• Communications CrisisPolicies and Procedures Communications PlanI’m often surprised how few communications In today’s age of instantaneous news, high profiledepartments have established policies and events have underscored the need for both a crisis/procedures for their departments. Although emergency plan and a crisis communications plan.marketing and communications plans provide the Although many organizations take the time toframework for the development of efficient and carefully develop emergency plans and procedures,consistent messaging, published departmental policy they often overlook the development of aand procedures control the workflow, establish roles comprehensive crisis communications plan.and provide understanding of the communicationsprocess across organizational programs. If operations are directly affected, the need to notify clients, families, regulators, government officials andA communications department’s primary function other community members may be immediate andis to provide support to organizational programs. patience among these audiences may be runningAs such, well-organized, successful departments thin. As importantly, establishing procedures andoften function more as independent firm, rather pre-planned messaging for media, communitythan internal production houses. As a result, these supporters and others will help your organizationdepartments utilize policies and procedures to control the message, maintain positive relationshipsbetter manage workflow, establish clear production and minimize negative publicity.schedules, establish a clear scope of availableservices, and define departmental roles. Whether A crisis communications plan also addresses theyour communications team consists of 3 members unfortunate circumstances in which an event doesor 45 members, running your department as a not directly impact operations, but may impact publicbusiness unit will create a more efficient and happier perception of your industry sector. Such was theworkforce. case in the Newtown, Connecticut shooting, when media outlets created a misleading and inaccurate tie between autism and planned violence. A crisis communications plan allowed organizations such as Autism Speaks to react definitively and quickly to media reports, develop specialized educational materials and position themselves as an authority on the issue.Visual Identity& Style Guidelines Social Media PolicyCommunications professionals are often the first As more nonprofits embrace social media and digitalpeople to complain when a department manipulates marketing, policies and guidelines to govern the useor changes an organization’s logo. What is even of social media have become aworse is when a communications professional necessity. As a marketer, I would tell you that therealters official colors, chops a logo apart or otherwise is no better natural market to spread the messageabuses the visual identity of an organization. Yet, of your organization than your own employees.the question is whether or not your organization has However, understanding the need to protect theestablished clear branding/visual identity guidelines? viability of the company, no organization should allow free reign when it comes to social media.A communications department bears the Rather, your organization must find a balanceresponsibility of protecting the organization’s identity between empowering employees, protectingand establishing oversight for the proper usage of employee rights, workplace productivity, protectingthe organizations name, colors, logos and other brand identity and protecting IT infrastructure.visual elements. Moreover, the communicationsdepartment is responsible for establishing a A well-laid out policy should bring togetherconsistent messaging across the organization. executive leadership, human resources, MIS, andAs a result, every organization should establish a communications personnel to draft a comprehensivevisual identity and style guide that departments policy that empowers employees, providesand employees can freely access to assure proper education, protect the company and establishes aorganizational branding. clear boundaries.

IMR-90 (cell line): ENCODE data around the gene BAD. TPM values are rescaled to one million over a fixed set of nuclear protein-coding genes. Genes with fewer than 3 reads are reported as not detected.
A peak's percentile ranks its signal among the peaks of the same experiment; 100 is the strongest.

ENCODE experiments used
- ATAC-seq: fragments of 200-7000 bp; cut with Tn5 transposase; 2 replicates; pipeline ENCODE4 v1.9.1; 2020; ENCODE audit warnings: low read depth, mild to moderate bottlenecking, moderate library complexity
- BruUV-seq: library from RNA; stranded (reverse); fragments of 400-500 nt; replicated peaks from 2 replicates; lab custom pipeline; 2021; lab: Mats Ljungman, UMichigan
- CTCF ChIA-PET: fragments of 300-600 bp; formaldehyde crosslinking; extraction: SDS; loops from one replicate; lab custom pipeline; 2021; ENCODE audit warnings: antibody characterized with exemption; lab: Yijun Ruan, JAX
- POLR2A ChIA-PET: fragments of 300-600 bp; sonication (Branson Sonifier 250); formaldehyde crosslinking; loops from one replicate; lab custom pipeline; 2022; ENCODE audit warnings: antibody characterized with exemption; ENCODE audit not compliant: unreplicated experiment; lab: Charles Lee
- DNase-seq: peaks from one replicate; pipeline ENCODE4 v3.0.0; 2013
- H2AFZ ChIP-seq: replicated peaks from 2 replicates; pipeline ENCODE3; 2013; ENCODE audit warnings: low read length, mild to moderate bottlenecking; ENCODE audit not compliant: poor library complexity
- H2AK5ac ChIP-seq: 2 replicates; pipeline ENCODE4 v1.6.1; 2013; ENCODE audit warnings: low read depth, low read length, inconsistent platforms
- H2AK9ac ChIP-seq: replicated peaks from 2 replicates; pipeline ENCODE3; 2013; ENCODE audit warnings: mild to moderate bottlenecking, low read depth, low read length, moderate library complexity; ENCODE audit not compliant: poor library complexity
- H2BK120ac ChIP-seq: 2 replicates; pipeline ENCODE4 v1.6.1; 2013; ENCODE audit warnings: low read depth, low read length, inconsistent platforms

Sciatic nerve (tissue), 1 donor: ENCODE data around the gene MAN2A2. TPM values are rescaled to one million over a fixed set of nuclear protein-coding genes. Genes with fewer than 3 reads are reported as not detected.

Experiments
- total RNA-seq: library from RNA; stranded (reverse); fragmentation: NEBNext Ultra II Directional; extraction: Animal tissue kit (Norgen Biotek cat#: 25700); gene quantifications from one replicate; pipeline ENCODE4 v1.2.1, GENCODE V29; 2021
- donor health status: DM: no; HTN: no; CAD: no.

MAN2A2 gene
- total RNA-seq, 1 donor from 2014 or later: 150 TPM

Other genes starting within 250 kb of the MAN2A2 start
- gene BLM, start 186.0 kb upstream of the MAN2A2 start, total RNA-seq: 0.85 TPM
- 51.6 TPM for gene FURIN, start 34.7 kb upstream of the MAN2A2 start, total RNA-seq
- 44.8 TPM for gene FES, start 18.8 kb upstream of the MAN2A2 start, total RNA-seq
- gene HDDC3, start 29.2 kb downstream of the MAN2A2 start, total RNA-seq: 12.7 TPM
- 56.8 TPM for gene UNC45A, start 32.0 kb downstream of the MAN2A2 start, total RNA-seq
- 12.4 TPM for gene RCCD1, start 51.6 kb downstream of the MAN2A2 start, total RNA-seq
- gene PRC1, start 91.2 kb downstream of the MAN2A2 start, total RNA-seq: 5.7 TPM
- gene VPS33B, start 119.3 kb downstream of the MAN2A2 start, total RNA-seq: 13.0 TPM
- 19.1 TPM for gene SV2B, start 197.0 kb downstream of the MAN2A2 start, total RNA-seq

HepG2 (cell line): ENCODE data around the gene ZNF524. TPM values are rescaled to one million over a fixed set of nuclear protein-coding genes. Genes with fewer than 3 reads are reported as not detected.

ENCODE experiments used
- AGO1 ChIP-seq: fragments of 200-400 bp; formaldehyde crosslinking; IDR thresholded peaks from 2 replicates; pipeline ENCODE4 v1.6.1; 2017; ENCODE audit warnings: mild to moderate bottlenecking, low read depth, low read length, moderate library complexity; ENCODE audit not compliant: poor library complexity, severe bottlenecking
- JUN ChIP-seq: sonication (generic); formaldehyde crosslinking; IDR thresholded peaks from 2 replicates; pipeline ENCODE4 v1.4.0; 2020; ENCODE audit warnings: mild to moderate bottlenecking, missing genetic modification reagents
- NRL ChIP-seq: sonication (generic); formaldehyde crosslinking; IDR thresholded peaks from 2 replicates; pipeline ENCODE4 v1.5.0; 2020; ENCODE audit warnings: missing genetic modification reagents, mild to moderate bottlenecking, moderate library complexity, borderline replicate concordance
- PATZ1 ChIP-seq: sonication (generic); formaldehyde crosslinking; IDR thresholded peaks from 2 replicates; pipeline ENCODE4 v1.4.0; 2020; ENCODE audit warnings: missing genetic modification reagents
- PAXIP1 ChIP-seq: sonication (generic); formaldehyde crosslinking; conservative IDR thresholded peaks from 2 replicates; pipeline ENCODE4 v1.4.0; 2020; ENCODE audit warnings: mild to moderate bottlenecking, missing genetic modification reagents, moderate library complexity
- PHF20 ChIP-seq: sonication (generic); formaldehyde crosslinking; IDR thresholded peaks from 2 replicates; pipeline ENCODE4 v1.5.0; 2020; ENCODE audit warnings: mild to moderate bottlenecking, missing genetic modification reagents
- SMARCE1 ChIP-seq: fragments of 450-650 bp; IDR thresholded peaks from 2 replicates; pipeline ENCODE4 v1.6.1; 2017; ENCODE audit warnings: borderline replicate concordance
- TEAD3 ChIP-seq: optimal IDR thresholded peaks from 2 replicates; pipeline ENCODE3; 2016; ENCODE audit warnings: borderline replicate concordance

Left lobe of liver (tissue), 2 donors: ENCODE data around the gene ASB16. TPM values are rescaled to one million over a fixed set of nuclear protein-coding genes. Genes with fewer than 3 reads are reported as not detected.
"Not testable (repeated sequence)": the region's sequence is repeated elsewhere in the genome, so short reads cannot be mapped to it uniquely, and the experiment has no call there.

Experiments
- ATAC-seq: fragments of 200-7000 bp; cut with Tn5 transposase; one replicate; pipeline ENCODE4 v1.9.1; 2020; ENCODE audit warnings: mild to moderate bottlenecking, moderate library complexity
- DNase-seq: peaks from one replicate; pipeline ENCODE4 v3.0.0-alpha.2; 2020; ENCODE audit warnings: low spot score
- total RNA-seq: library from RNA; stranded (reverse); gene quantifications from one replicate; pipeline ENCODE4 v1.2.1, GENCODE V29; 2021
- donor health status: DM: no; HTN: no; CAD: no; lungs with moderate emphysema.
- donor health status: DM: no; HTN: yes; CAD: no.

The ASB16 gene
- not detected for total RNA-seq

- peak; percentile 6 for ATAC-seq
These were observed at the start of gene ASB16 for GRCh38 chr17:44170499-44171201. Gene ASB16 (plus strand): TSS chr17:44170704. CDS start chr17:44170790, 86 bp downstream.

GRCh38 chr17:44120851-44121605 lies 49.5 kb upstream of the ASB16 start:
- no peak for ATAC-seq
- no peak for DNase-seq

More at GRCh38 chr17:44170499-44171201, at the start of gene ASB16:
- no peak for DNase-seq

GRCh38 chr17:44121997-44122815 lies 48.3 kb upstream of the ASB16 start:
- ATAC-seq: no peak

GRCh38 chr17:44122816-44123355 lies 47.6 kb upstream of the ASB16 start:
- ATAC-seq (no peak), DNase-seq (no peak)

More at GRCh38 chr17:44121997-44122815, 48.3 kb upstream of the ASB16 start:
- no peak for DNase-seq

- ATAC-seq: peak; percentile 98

• Organizational Master CalendarAs organizations grow in terms of programming and scope, so does the need for an organizational mastercalendar. There is nothing more frustrating as a marketer than not being aware of an event that has plannedfor months. Yet, as a marketer, there is no one to blame but yourself. There is no department within anorganization that has a greater need for a master calendar, yet many communicators rely upon the good willof other departments to notify them in a timely manner. One of the best policy changes that your organizationcan make would be to establish an organizational master calendar and assign curation of the calendar toa communications staff member. Then, take an active role, identify key personnel across programs andperiodically (as part of a schedule) call those individuals to see what updates need to be made.About the author Where To Start Crisis Communications Planning Jarid Brown is the owner of HCM Brown, Ready.gov provides a great starting point for developing youra digital marketing firm, and the Director of organization’s crisis communications plan.Online Interactions for The Hope Institutefor Children and Families in Springfield, http://www.ready.gov/business/implementation/crisisIllinois. Communications Policies and ProceduresJarid Brown has established himself as apowerful voice in the nonprofit marketing The University of Wisconsin-Madison Communicationcommunity. His work in creating integrated and Marketing Department provides a great example ofnonprofit marketing strategies, has earned communications policies and procedures.recognition throughout the nonprofit http://universityrelations.wisc.edu/policies/industry with case studies on multiplenonprofit marketing websites, a cover story in Likewise, Georgia Perimeter College Office of Marketing andthe November 2011 edition of FundraisingSuccess Magazine and inclusion as the Public Relations provides another outstanding example offeatured story of the first chapter of the 3rd Communications Policy and Procedures.Edition of Web Marketing For Dummies in http://www.gpc.edu/mpr/#.UT0jKlfCZ8EJanuary 2012. Social Media PolicyJarid can be contacted via linked in:www.linkedin.com/in/jaridbrown Social Media Governance list of social media policies http://socialmediagovernance.com/policies.phpAbout HCM Brown Social media policy presentation from OrgSpring At HCM Brown, we work with you http://www.slideshare.net/craiggrella1/social-media-to design and develop customized, creative policy-for-nonprofitsdigital and traditional marketing solutionsincluding a full suite of consultative andtechnical solutions. Nonprofit Social Media Policy Workbook from IdealWare http://www.idealware.org/reports/nonprofit-social-media-We specialize in marketing consulting, digital policy-workbookmedia strategy development and onlinemarketing solutions including website design Visual Identity & Style Guidelinesand development. We create solutions thatare marketing-driven, professional, easy to The University of Wisconsin-Madison Communication anduse, and integrated with your brand identity. Marketing Department provides a great example of such For more information visit us online at guidelines. http://universityrelations.wisc.edu/policies/ www.hcmbrown.comHCM Brown © 2013